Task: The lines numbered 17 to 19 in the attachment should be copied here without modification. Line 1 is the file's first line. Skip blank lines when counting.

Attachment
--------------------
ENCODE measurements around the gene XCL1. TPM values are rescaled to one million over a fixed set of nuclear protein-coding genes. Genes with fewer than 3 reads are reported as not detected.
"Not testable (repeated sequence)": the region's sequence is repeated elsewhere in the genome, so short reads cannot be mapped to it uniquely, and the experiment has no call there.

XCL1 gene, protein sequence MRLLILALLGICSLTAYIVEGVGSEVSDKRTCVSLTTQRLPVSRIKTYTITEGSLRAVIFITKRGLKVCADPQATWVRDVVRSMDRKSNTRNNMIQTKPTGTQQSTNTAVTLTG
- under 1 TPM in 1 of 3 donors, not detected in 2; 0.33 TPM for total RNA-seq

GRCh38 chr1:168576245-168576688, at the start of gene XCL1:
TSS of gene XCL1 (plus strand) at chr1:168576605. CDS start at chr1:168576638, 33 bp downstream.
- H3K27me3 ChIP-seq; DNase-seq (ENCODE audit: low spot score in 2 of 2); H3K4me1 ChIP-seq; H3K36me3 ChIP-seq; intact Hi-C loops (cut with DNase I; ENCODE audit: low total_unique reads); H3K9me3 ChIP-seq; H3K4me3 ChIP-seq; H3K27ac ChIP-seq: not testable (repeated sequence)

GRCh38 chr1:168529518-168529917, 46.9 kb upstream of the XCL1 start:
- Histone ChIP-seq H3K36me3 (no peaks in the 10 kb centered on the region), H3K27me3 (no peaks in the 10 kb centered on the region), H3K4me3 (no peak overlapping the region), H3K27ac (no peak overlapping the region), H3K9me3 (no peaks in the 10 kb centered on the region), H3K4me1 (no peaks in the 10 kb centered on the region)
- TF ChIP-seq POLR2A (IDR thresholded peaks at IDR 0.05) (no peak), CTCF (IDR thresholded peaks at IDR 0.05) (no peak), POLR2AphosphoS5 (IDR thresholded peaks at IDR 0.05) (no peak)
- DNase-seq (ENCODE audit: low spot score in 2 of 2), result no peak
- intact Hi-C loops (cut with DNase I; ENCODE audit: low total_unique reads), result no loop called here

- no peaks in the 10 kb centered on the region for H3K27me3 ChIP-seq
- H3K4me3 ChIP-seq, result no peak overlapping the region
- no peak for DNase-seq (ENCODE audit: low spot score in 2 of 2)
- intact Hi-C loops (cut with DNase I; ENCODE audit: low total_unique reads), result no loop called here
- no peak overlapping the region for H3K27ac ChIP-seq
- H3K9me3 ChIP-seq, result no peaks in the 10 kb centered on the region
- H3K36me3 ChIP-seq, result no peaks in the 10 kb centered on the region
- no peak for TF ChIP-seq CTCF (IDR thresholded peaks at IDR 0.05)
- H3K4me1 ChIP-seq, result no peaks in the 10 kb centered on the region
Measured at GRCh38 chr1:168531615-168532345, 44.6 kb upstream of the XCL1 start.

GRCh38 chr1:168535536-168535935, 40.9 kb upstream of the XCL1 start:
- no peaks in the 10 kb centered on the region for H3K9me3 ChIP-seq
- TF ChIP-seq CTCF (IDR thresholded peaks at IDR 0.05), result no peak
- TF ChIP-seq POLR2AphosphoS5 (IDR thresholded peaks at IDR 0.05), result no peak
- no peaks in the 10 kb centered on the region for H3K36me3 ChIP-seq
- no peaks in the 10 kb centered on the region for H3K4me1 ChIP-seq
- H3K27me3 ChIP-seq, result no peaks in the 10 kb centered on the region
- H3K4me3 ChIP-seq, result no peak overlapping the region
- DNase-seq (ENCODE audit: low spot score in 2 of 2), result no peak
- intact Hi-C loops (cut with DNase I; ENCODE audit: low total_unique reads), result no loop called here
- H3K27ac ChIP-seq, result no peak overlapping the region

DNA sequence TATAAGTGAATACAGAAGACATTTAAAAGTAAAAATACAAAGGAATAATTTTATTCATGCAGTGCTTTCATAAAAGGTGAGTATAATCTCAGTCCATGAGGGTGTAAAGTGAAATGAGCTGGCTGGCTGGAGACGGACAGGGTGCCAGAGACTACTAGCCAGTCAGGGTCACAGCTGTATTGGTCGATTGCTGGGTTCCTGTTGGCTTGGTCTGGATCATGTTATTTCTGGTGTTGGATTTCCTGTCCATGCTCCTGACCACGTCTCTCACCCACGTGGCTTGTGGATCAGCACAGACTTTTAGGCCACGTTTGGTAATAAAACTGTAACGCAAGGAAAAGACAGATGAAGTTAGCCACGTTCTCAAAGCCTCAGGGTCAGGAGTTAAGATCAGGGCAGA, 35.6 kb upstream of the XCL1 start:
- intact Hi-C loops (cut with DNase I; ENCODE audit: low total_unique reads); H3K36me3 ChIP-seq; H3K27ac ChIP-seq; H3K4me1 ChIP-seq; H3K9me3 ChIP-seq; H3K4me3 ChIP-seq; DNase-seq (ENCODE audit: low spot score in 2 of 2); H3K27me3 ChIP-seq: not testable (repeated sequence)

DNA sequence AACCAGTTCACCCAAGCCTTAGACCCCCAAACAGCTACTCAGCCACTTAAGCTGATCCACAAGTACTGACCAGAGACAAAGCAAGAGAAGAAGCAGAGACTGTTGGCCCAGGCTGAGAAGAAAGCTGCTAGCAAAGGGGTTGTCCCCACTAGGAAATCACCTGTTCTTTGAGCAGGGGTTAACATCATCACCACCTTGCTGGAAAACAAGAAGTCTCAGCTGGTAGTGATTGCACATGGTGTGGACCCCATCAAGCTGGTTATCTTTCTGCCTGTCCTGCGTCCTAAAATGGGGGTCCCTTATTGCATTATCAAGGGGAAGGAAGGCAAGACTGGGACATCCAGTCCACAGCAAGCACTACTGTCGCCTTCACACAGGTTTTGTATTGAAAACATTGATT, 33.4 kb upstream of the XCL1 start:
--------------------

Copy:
- no peak overlapping the region for H3K27ac ChIP-seq
- H3K9me3 ChIP-seq, result no peaks in the 10 kb centered on the region
- H3K36me3 ChIP-seq, result no peaks in the 10 kb centered on the region